7. Role Models Instead of Leaders: The idea: In an age when almost everyone’s job is unique, and each of us uniquely know what needs to be done in our job and how to do it, we don’t need or want business leaders who tell us what to do, or tell us what our values should be, but rather leaders who show us how to get things done — models of productivity, of courage, of responsibility.  Leaders are role models whether they want to be or not, and their success depends increasingly on what they show, not what they say. Drucker’s eight recommended principles for role model leadership are shown in the chart above.
  8. The Co-opting of the Counter-Culture: The idea: Not only are counter-cultural movements, from rap music to eating organic and botanic foods not disruptive or effective at ‘sticking it to the man’, much of the modern economy depends on business’ substantial competence at co-opting such counter-cultural movements, which obsolesce old products and create huge demand for ‘what’s cool’ far more effectively than old ‘planned obsolescence’ schemes ever did. For marketers, this means that viral marketing (one of the top ten ideas on my list last year) can do much of their job for them. For those that want to undermine the old economy with a counter-cultural one, better think again.
  9. Marketing: Two Kinds of Free Stuff: The ideas: (a) More and more businesses are finding the most successful model for new market penetration is to give a basic product or service away free, and to charge for extras that ‘improve the user experience’; (b) Useful, insightful small ideas that solve a problem that’s peripheral to what your product is all about can dramatically differentiate, add value to, and get people talking about your product, and generate additional revenues with almost no incremental cost to the company. Two-tier pricing isn’t new, but when the lower tier price is zero (which is what file-sharing has led to) it can be alarming to the owner of the property. The answer isn’t to sue the customers, or otherwise try to get blood out of a stone, but rather to use the free first-tier products to generate buzz for the second-tier products, so that not only do they cover the losses from the first tier, they attract a huge price margin. But you can’t cheat: ‘Limited time’ freebies and those that don’t even do the basic job will rightfully be seen as coercive and devious, and can backfire. The second kind of ‘free’ stuff is free to the producer, not the consumer. Seth Godin’s new book Free Prize Inside explains how to do it, and he’s even developed a tool, Edgecraft, to exploit it.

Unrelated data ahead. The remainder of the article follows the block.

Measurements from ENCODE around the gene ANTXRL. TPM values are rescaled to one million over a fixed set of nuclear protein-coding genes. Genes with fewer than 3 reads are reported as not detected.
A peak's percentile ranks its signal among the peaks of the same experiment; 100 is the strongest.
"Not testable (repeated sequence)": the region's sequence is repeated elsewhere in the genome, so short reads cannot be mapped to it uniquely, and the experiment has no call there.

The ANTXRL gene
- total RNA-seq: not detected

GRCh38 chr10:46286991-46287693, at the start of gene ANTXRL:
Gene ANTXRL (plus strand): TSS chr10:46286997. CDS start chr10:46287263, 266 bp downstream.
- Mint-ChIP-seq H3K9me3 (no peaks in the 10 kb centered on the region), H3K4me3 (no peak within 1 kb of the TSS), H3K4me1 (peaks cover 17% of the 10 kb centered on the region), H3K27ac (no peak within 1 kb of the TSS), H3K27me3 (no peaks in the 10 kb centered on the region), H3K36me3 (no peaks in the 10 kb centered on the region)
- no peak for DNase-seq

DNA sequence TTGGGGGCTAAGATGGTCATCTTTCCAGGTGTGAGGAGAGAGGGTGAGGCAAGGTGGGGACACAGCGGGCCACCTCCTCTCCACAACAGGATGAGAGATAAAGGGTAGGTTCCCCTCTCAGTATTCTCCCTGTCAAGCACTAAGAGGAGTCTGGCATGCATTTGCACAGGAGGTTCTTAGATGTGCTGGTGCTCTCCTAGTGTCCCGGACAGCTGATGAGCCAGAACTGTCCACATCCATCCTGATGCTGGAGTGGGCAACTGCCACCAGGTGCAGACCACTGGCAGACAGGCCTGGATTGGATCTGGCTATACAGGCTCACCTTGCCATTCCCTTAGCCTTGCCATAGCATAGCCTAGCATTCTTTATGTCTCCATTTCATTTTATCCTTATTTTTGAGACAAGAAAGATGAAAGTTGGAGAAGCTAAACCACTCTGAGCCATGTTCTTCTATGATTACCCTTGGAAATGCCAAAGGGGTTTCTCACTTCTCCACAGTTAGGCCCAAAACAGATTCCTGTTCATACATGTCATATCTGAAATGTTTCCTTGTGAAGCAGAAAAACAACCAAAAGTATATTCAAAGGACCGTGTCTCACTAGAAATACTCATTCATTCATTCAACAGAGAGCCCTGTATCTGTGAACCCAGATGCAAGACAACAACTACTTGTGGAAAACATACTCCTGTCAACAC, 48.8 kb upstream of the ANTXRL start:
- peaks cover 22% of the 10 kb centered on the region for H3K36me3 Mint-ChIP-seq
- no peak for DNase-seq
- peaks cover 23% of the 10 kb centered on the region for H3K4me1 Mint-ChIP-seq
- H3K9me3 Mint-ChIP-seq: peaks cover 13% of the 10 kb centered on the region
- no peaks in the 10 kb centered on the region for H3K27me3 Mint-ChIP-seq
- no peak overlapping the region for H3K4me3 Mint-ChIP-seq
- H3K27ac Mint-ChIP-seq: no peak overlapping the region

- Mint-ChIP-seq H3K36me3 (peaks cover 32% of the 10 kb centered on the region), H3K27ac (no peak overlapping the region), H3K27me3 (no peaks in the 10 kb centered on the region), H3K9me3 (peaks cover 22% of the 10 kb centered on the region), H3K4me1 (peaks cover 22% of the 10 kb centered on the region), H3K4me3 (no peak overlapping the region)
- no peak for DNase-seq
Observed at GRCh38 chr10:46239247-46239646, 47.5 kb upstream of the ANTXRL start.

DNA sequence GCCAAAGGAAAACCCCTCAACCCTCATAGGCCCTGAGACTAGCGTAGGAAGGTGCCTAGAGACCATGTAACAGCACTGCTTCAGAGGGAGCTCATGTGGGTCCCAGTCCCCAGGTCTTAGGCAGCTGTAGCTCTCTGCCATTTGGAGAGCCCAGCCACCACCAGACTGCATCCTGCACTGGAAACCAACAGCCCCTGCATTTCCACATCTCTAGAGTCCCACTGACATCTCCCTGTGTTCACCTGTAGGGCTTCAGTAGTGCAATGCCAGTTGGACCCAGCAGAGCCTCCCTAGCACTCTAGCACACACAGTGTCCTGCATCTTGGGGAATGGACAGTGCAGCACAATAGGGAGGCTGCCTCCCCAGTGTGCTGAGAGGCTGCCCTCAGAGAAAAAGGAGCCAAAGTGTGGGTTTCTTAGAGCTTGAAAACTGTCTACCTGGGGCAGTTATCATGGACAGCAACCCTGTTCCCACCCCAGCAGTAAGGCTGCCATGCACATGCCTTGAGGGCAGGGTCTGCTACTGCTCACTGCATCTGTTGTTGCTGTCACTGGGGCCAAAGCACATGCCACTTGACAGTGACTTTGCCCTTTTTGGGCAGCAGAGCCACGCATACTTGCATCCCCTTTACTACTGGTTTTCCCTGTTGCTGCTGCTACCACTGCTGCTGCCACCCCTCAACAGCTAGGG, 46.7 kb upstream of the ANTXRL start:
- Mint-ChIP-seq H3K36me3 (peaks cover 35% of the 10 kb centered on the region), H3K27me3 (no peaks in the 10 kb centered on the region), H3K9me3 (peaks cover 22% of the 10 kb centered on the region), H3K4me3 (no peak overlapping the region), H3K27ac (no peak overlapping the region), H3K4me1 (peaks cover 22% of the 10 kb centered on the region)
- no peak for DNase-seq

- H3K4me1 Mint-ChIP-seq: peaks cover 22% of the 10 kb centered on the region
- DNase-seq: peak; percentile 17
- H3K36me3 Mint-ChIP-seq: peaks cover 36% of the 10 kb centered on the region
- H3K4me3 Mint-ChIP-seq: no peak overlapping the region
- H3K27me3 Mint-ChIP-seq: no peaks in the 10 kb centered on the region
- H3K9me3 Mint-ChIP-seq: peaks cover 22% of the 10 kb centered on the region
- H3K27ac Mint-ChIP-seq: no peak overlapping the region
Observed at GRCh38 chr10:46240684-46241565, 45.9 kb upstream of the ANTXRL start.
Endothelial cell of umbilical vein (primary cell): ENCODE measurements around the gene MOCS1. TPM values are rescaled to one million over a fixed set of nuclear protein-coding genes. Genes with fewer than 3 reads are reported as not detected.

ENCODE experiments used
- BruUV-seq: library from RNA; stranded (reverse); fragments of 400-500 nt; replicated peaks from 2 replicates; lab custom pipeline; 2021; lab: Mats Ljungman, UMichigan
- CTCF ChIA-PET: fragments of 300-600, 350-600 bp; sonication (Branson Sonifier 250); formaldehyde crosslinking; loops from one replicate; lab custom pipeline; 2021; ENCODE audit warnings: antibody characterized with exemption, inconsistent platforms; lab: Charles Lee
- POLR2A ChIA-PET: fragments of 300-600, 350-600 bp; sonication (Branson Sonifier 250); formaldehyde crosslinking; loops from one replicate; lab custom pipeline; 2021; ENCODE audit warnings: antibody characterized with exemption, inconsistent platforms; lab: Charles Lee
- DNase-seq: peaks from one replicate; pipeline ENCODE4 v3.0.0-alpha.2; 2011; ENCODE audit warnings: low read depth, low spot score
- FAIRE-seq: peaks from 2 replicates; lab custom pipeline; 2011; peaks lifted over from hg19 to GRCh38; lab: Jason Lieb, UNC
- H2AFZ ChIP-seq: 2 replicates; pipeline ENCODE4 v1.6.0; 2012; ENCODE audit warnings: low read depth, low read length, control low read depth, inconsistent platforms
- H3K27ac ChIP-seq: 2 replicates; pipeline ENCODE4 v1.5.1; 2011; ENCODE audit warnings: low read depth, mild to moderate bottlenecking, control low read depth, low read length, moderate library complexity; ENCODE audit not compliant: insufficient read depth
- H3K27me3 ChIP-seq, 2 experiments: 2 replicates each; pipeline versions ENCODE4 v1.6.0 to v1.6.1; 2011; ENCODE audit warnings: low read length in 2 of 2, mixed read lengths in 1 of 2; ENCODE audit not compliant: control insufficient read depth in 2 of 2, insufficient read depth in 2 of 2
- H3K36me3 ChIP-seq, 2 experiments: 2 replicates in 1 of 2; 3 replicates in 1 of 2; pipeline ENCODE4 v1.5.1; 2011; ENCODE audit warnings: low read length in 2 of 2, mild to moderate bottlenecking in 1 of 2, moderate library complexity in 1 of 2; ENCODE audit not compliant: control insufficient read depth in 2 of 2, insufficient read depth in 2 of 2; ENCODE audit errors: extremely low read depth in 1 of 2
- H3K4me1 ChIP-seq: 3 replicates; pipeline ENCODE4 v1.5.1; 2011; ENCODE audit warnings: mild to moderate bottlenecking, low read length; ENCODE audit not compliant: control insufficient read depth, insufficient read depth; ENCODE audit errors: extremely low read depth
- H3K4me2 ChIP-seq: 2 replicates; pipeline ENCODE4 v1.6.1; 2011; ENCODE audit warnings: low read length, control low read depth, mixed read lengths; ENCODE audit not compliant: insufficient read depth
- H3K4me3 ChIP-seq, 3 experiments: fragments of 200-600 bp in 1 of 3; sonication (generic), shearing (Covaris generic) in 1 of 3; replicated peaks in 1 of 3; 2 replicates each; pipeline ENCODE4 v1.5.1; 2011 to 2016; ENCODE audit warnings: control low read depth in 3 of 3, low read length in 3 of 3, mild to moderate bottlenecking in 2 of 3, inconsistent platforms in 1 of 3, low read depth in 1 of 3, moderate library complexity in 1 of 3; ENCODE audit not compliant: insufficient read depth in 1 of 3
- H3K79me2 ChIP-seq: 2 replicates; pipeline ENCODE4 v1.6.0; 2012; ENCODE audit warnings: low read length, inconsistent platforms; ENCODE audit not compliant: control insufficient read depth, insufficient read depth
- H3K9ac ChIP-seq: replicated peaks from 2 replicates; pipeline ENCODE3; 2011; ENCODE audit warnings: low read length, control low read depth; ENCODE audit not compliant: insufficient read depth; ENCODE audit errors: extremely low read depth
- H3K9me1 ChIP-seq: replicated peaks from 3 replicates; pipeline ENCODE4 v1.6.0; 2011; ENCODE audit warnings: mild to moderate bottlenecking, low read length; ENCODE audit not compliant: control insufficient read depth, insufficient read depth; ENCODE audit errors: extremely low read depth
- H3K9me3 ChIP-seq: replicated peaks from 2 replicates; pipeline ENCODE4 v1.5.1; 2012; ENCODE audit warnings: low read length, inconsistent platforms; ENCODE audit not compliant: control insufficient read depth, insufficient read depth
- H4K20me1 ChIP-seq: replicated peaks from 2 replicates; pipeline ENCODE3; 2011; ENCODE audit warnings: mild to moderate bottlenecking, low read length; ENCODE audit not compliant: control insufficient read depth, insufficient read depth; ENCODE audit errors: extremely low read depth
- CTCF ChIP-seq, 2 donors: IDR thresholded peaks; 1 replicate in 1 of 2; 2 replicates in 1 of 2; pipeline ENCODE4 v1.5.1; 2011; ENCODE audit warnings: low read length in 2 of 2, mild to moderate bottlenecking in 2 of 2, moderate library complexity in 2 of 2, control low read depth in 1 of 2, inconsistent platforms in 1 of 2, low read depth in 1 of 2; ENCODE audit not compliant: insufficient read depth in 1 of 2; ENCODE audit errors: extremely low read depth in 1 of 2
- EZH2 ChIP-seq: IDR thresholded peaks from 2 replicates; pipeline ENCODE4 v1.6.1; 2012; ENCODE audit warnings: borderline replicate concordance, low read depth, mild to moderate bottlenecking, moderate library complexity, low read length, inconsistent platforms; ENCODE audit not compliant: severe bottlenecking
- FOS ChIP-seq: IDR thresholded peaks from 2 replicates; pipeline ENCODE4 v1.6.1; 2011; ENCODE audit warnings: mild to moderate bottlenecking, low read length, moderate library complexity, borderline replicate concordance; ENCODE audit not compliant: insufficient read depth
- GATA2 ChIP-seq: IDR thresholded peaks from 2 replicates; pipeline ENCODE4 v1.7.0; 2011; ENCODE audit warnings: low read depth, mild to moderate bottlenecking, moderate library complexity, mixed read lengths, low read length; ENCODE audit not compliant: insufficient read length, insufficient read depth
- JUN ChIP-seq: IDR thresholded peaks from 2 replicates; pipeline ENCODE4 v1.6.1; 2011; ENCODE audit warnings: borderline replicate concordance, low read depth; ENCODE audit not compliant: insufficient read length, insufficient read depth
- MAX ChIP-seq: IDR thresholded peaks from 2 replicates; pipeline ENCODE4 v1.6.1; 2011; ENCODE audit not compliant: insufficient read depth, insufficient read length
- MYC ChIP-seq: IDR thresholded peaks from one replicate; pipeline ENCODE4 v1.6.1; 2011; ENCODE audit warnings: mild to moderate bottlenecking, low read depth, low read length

10. The End of Oil: The idea: Yes, I know we’ve all heard it before, but we’re running out of oil. Deny it all you want, call it scare-mongering, the facts are that at current rates of consumption there will be no oil left to extract, even at an absurd price, by the latter part of the century. Many experts in economics and in new energy technologies agree that the huge existing oil-dependent infrastructure simply cannot migrate to new energy sources fast enough, and those new energy sources cannot be made commercial even for the very rich, in time avoid a catastrophic ‘adjustment’ (depression). Think about what a sudden quadrupling of the cost of all the materials used to make your product, and of the cost of living of all your employees, would do to your business. And consider that the only thing between today’s $45/barrel oil and $160/barrel oil is a tenuous agreement between OPEC not to charge much more for its increasingly scarce resource, and the world’s only superpower not to invade the rest of the OPEC countries as long as they keep the price low.

I would have liked to have put Natural Capitalism, Natural Enterprise, and The End of Work on the list, but it would be wishful thinking to believe these ideas have yet begun to permeate the business and economic world. Maybe next year.

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2 Responses to The Ten Most Important Ideas of 2004: Business & the Economy

  1. Fatherof4 says:

    Excellent post. Found you through Blog Cruiser. You’re going straight to my blogroll. Looking forward to reading more.Find me at: and check out the Peak Oil Webring link there.

  2. AWeb says:

    I assume you mean 2005, not 2004, on these posts.I like the site though. Very in-depth and well expressed posts, avoiding the usual blog pitfall of brief, glib, sarcasm. Keep it up.